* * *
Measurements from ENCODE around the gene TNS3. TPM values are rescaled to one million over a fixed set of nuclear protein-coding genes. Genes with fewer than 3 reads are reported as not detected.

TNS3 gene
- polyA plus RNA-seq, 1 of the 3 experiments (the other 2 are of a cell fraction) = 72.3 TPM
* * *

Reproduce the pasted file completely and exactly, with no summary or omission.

Measurements from ENCODE around the gene TNS3. TPM values are rescaled to one million over a fixed set of nuclear protein-coding genes. Genes with fewer than 3 reads are reported as not detected.

TNS3 gene
- polyA plus RNA-seq, 1 of the 3 experiments (the other 2 are of a cell fraction) = 72.3 TPM